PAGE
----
SUMMARY OF THE INVENTION It has now beenfound that in the method described above wherein acidic contaminants are neutralized by contacting a liquid organic stream with a solid alkali, greater efficiency and longer life for the bed of granular alkali are obtained when the alkali is an essentially homogeneous combination consisting essentially of about 5-95 parts by weight of sodium hydroxide and about 95-5 parts of calcium hydroxide, calcium oxide or mixture thereof. It has also been found that the efiective life of a bed of such alkali is substantially prolonged by either or both of expedients described in detail below whereby (l) the formation of a coating of salt on the surface of the alkali is inhibited by incorporating a small amount of water-miscible alcohol in the organic stream, and (2) a sump, preferably containing water or aqueous alkali, is provided beneath a column of alkali to collect and separate the salt formed by neutralization.
DETAILED DESCRIPTION The alkalies useful in this invention combine the properties of high porosity and good resistance to disintegration or crumbling of the granules as alkali is used up in the neutralizing process. The reason for the high physical strength and stability of these materials is not completely understood, but it is thought that the lime component may act as a binder and reinforcing agent which holds the granule together as the faster reacting sodium hydroxide is gradually reacted and reduced in proportion in the solid structure.
The range of composition of these alkalies includes soda lime in which the CaO or Ca(OH) component predominates and the so-called glassmakers alkali which contains a larger proportion of sodium hydroxide. These compositions can vary from physical mixtures to solid solutions and double compounds of calcium andsodium depending upon their composition and method of preparation. For example, CaO or a source of CaO such as Ca(OI-I) or CaCO may be mixed with molten NaOH or with concentrated aqueous NaOH in the desired proportion and the mixture optionally heated to a temperature which may be as high as the melting point of NaOH. When CaCO is used as a source of lime, the final product may contain incidental quantities of the carbonate, but in all cases, it consists essentially of NaOH and CaO, Ca(OI-I) or mixture thereof in a combination as described above.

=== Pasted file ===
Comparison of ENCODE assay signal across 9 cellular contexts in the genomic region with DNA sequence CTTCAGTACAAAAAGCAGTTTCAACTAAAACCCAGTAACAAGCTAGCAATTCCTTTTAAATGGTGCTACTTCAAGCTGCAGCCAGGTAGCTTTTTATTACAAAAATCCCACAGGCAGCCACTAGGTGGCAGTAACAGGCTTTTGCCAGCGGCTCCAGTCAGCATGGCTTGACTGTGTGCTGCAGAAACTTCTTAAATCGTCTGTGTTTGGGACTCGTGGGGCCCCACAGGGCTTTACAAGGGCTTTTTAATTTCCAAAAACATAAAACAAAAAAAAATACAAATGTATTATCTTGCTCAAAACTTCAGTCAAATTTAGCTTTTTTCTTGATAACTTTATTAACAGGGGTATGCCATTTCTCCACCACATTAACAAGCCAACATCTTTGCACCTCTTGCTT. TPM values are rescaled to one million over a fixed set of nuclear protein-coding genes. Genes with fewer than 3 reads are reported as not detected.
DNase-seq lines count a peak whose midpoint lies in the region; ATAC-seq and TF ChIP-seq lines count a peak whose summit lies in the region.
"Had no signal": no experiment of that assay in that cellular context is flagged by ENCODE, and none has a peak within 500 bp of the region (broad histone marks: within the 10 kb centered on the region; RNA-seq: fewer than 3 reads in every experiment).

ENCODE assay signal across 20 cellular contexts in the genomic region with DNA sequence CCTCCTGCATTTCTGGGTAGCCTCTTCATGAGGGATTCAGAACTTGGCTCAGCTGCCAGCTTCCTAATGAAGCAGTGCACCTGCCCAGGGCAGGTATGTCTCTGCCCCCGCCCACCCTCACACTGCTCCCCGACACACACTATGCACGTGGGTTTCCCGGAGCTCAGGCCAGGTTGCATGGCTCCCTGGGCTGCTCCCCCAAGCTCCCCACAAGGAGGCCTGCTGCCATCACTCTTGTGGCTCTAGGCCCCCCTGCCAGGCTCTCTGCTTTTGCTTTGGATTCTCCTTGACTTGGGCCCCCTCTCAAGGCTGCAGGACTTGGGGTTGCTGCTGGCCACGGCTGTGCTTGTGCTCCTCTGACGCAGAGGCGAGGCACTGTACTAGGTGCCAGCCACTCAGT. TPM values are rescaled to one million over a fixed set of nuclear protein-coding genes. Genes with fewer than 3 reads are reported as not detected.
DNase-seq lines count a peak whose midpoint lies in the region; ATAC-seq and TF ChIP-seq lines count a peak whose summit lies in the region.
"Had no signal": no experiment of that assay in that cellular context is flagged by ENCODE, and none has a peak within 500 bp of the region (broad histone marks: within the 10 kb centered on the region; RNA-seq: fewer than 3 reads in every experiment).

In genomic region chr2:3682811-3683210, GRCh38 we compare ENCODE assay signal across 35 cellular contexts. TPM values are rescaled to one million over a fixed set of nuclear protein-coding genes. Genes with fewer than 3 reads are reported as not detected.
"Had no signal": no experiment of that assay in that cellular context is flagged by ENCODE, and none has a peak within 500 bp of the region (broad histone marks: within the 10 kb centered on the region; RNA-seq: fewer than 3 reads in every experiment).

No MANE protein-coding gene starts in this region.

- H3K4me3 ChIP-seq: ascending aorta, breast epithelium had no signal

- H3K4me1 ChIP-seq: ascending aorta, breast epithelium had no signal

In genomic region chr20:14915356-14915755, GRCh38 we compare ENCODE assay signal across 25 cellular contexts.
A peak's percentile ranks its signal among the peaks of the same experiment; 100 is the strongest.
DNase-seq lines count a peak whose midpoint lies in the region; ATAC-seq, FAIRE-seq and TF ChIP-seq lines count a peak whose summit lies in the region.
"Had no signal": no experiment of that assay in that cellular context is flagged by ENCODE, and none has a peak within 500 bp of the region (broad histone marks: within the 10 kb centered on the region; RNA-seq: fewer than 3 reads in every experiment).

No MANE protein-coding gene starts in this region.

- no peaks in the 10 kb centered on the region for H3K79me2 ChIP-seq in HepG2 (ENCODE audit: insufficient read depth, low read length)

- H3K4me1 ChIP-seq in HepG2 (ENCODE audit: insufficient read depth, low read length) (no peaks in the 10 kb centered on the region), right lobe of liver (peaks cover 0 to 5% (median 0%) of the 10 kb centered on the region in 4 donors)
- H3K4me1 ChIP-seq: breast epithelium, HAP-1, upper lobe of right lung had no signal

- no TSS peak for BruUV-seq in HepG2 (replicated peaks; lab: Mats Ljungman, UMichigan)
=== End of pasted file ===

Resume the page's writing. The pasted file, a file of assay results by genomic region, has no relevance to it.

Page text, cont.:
The efiiciency of the present process is improved and the effective life of the bed of granular alkali is lengthened by employing one or both of two modifications. In the first of these, a small amount of water-miscible alcohol is added to the organic stream to be purified. The added alcohol serves to prevent the build-up of salts on the surface of the alkali granules and thereby maintains an active alkali surface. The quantity of alcohol added to the acid-contaminated stream is not critical, since any quantity will have the desired effect to some extent, but for practical operation, about 0.5-5 percent by volume of alcohol is preferred. Operable alcohols include lower alkanols such as methanol, ethanol, and isopropyl alcohol and polyols of two to three carbon atoms such as ethylene glycol, propylene glycol and glycerol.
The other and particularly preferred modification involves the design of the apparatus in which the neutralization process is carried out. In a vertically disposed, substantially cylindrical bed of the granular alkali as it is customarily employed in the present process where the acidic stream is introduced into the bottom of the bed and passes upwardly through it, plugging of the bed by salt formed in the neutralization reaction is inhibited if there is a sump or reservoir below the bottom of the bed into which the salt can collect. The collected salt can be removed periodically or continuously as it collects by mechanical means or by flushing with water. Advantageously, the sump contains a volume of water or aqueous alkali which cannot only facilitate removal of the salt, but can also serve as a preliminary scrub to remove a portion of the acidic contaminant in the organic stream.
This latter function can be utilized to maximum effect if the organic stream is introduced below the aqueous surface and rises through the aqueous liquid before passing through the bed of solid alkali.